The Spirit of the China Development Forum

Mar 21, 2024

It’s that time of the year—late March, when for each of the past 24 years I have gone to Beijing to attend the China Development Forum (during Covid, two of those meetings were virtual). While I missed the first meeting in 2000, I have been there every year since. That gives me the longest attendance record of any foreign participant in the CDF—something of an elder statesman role in arguably the most important public conference held in China each year.

I have been asked repeatedly, why do I go? The best answer is in my latest book, Accidental Conflict (page 290):

“China probably holds more conferences each year than any other nation. No one is actually keeping count, but if my inbox is any barometer, China stands alone. Rarely a week goes by when I don’t get invited to speak or attend (physically, or now virtually) a major conference in China.  Because I can’t possibly attend them all, I turn down over 90 percent of the invitations.

But I do make exceptions, and one of them is the China Development Forum. The CDF was begun by Premier Zhu Rongji in 2000 as a relatively intimate gathering between the Chinese government leaders and a small group of foreign experts that was timed to occur immediately after the annual meeting of China’s National People’s Congress every March. Zhu held the provocative belief that senior Chinese officials should debate with “outsiders” on newly approved policies and reforms. He viewed the CDF as a kind of stress test for senior officials, and he encouraged free thinking and vigorous exchanges between Chinese insiders and foreign experts.

Before going virtual due to Covid public health protocols, the CDF had grown to Davos-like proportions. It lost the early intimacy of active engagement but gained considerably in participation and notoriety through extensive Chinese and international media coverage. The CDF’s strength has always been the frank and open format of debate, discussion, and lively exchange of views. For a high-profile conference based in China, it is unique in that respect. It imparts conviction and character to the relationship building exercise between China, the United States, and the rest of the world.” 

I go back this year not just out of a sense of personal loyalty to the CDF community but with a sense of purpose to engage in the China debate at an important time of great uncertainty—uncertainty over the prognosis for China but also uncertainty over how China fits into the broader global puzzle. Of course, I approach the debate as an economist, continuing to focus on the confluence of cyclical pressures (property, local government finances, and deflation) and structural problems (demography, productivity, and debt) bearing down on the Chinese economy. I worry that China’s conventional policy playbook—proactive fiscal and prudent monetary policies—may not be enough address the potentially lethal interplay between these powerful forces.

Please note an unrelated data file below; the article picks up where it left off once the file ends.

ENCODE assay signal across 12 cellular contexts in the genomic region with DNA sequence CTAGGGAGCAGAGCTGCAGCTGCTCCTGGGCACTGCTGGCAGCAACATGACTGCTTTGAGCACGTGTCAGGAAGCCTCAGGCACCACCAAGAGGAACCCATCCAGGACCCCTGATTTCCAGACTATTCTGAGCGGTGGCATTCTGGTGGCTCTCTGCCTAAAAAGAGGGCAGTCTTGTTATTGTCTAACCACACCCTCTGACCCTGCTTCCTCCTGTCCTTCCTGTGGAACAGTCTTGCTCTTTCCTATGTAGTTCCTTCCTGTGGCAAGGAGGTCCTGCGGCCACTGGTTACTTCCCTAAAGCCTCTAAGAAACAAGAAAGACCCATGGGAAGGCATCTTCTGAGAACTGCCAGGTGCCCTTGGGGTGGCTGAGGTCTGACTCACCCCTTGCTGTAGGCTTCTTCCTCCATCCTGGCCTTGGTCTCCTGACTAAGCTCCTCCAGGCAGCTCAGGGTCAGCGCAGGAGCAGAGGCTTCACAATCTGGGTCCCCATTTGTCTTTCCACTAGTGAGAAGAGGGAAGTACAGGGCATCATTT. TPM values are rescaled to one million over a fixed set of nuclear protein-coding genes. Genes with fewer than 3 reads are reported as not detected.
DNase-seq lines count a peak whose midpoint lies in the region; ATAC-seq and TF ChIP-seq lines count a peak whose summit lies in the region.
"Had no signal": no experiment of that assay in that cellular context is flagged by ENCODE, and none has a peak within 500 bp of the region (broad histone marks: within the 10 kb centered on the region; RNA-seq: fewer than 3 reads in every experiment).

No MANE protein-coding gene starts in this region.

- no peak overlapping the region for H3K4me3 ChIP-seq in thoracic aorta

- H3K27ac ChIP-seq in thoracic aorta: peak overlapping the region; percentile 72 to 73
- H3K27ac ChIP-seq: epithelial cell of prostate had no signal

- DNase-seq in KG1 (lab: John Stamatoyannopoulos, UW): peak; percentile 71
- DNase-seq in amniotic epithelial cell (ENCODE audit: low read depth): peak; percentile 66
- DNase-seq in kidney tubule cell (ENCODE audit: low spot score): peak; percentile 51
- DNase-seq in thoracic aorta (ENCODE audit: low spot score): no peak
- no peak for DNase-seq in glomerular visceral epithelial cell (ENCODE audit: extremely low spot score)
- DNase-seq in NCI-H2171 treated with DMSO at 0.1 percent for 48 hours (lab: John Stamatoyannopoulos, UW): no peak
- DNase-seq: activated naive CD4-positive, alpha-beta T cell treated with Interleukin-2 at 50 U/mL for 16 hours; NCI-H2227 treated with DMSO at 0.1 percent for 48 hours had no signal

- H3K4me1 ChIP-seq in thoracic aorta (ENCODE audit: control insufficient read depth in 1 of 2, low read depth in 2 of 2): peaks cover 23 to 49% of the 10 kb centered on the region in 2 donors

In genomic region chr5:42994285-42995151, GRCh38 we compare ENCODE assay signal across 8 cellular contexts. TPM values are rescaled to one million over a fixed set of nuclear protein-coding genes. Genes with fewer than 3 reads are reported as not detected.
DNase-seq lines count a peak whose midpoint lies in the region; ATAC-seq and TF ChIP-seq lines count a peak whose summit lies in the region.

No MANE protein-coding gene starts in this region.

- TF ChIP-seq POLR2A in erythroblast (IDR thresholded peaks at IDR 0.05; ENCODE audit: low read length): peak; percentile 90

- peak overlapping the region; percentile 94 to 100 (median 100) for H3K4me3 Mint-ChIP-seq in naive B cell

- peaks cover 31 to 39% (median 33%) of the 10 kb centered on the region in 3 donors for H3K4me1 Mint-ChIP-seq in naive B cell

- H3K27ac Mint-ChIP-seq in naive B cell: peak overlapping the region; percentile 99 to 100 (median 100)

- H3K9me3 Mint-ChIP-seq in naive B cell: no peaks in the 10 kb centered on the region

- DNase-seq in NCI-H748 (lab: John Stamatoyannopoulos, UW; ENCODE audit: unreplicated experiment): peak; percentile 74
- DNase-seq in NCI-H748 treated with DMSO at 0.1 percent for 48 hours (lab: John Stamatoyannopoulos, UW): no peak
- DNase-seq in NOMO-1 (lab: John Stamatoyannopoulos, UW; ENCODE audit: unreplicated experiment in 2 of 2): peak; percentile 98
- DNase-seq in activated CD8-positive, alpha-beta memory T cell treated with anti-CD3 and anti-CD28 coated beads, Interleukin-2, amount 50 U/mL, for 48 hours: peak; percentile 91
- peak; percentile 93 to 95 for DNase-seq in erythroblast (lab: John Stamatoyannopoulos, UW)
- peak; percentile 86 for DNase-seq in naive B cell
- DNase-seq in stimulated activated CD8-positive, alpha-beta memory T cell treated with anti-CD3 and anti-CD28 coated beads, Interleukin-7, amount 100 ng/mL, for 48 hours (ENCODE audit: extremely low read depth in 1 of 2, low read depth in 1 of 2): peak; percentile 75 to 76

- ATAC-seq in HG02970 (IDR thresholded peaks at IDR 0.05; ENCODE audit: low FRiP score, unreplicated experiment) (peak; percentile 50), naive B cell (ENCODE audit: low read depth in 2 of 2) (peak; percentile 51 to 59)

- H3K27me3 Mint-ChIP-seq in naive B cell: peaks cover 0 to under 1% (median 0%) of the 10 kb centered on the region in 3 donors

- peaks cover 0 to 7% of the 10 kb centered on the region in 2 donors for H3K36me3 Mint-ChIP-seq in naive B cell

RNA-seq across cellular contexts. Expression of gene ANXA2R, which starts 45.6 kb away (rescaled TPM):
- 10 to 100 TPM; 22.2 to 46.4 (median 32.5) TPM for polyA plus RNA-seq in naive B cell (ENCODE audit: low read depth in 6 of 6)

This challenging economic backdrop is complicated by many of the geostrategic concerns bearing down on China that I have also been writing about—namely, the US-China conflict, the de-globalization of US-led friend shoring, and the tensions in the South China Sea and the Taiwan Strait. Economists, foreign policy and security analysts, and politicians tend to isolate problems through their own stylized lens. The concerns I addressed in Accidental Conflict arise more out of a holistic interplay between economic, geostrategic, and sociopolitical pressures.

The China debate has long been a moving target. Recently, the Chinese leadership has placed great emphasis on what they call a “higher level opening up.” There are many ways to unpack that slogan—pushing into new industries, embracing new trading partners (i.e., the so-called Global South), attracting new inflows of foreign direct investment, or through a “dual circulation” that emphasizes the interplay between domestic and external sources of growth.

But opening up can also refer to the freedom of expression. I well remember the palpable sense of excitement I felt during the first few years of the CDF, especially when Premier Zhu Rongji was actively engaged in the debate. You could almost feel the energy in the room as CDF participants collectively tackled tough problems that China faced at home and around the world.  We didn’t always agree but we learned from our differences.  As I now make my way back to Beijing, I do so with the hope that there is a new, higher level of engagement at this year’s China Development Forum—recapturing the spirit of open and honest debate that was so vital in the early years of this gathering.

You can follow me on X/Twitter @SRoach_econ

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